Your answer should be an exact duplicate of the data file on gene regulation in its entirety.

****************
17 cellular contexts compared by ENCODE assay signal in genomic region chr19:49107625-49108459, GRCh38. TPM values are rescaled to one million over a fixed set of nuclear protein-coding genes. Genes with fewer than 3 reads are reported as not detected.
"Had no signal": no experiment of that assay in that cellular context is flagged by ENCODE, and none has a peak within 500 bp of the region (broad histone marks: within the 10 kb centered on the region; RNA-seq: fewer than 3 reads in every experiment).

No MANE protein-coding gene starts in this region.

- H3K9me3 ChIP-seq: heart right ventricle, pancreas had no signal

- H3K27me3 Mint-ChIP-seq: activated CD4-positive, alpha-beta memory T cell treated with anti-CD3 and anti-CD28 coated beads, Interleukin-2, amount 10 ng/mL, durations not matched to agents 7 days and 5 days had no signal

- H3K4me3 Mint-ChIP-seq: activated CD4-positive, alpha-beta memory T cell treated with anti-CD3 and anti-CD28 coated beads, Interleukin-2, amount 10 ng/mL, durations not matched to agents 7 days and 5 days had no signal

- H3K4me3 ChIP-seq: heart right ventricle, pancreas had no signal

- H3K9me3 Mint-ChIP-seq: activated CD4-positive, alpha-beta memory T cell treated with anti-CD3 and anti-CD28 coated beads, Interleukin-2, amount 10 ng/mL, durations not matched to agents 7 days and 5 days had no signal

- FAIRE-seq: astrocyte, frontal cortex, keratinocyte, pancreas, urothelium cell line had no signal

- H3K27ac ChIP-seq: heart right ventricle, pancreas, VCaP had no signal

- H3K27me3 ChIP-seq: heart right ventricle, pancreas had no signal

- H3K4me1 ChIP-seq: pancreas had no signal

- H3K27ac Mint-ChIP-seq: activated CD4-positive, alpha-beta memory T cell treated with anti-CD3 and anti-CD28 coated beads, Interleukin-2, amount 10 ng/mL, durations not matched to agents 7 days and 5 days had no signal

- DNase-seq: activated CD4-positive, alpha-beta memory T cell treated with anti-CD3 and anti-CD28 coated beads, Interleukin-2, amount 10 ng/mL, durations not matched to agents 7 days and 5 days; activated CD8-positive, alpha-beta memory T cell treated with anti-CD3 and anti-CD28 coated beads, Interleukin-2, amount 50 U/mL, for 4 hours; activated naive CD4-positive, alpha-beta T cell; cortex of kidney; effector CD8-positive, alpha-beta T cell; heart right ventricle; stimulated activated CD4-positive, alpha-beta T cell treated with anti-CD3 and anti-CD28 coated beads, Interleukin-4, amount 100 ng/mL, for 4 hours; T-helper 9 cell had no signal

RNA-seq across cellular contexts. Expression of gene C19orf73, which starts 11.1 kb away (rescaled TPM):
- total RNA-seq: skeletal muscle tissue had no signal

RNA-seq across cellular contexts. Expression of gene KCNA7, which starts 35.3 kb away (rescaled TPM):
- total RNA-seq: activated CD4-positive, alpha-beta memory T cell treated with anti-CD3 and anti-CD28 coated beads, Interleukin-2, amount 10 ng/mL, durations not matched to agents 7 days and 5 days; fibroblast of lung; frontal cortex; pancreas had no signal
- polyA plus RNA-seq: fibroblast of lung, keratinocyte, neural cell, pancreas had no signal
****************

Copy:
17 cellular contexts compared by ENCODE assay signal in genomic region chr19:49107625-49108459, GRCh38. TPM values are rescaled to one million over a fixed set of nuclear protein-coding genes. Genes with fewer than 3 reads are reported as not detected.
"Had no signal": no experiment of that assay in that cellular context is flagged by ENCODE, and none has a peak within 500 bp of the region (broad histone marks: within the 10 kb centered on the region; RNA-seq: fewer than 3 reads in every experiment).

No MANE protein-coding gene starts in this region.

- H3K9me3 ChIP-seq: heart right ventricle, pancreas had no signal

- H3K27me3 Mint-ChIP-seq: activated CD4-positive, alpha-beta memory T cell treated with anti-CD3 and anti-CD28 coated beads, Interleukin-2, amount 10 ng/mL, durations not matched to agents 7 days and 5 days had no signal

- H3K4me3 Mint-ChIP-seq: activated CD4-positive, alpha-beta memory T cell treated with anti-CD3 and anti-CD28 coated beads, Interleukin-2, amount 10 ng/mL, durations not matched to agents 7 days and 5 days had no signal

- H3K4me3 ChIP-seq: heart right ventricle, pancreas had no signal

- H3K9me3 Mint-ChIP-seq: activated CD4-positive, alpha-beta memory T cell treated with anti-CD3 and anti-CD28 coated beads, Interleukin-2, amount 10 ng/mL, durations not matched to agents 7 days and 5 days had no signal

- FAIRE-seq: astrocyte, frontal cortex, keratinocyte, pancreas, urothelium cell line had no signal

- H3K27ac ChIP-seq: heart right ventricle, pancreas, VCaP had no signal

- H3K27me3 ChIP-seq: heart right ventricle, pancreas had no signal

- H3K4me1 ChIP-seq: pancreas had no signal

- H3K27ac Mint-ChIP-seq: activated CD4-positive, alpha-beta memory T cell treated with anti-CD3 and anti-CD28 coated beads, Interleukin-2, amount 10 ng/mL, durations not matched to agents 7 days and 5 days had no signal

- DNase-seq: activated CD4-positive, alpha-beta memory T cell treated with anti-CD3 and anti-CD28 coated beads, Interleukin-2, amount 10 ng/mL, durations not matched to agents 7 days and 5 days; activated CD8-positive, alpha-beta memory T cell treated with anti-CD3 and anti-CD28 coated beads, Interleukin-2, amount 50 U/mL, for 4 hours; activated naive CD4-positive, alpha-beta T cell; cortex of kidney; effector CD8-positive, alpha-beta T cell; heart right ventricle; stimulated activated CD4-positive, alpha-beta T cell treated with anti-CD3 and anti-CD28 coated beads, Interleukin-4, amount 100 ng/mL, for 4 hours; T-helper 9 cell had no signal

RNA-seq across cellular contexts. Expression of gene C19orf73, which starts 11.1 kb away (rescaled TPM):
- total RNA-seq: skeletal muscle tissue had no signal

RNA-seq across cellular contexts. Expression of gene KCNA7, which starts 35.3 kb away (rescaled TPM):
- total RNA-seq: activated CD4-positive, alpha-beta memory T cell treated with anti-CD3 and anti-CD28 coated beads, Interleukin-2, amount 10 ng/mL, durations not matched to agents 7 days and 5 days; fibroblast of lung; frontal cortex; pancreas had no signal
- polyA plus RNA-seq: fibroblast of lung, keratinocyte, neural cell, pancreas had no signal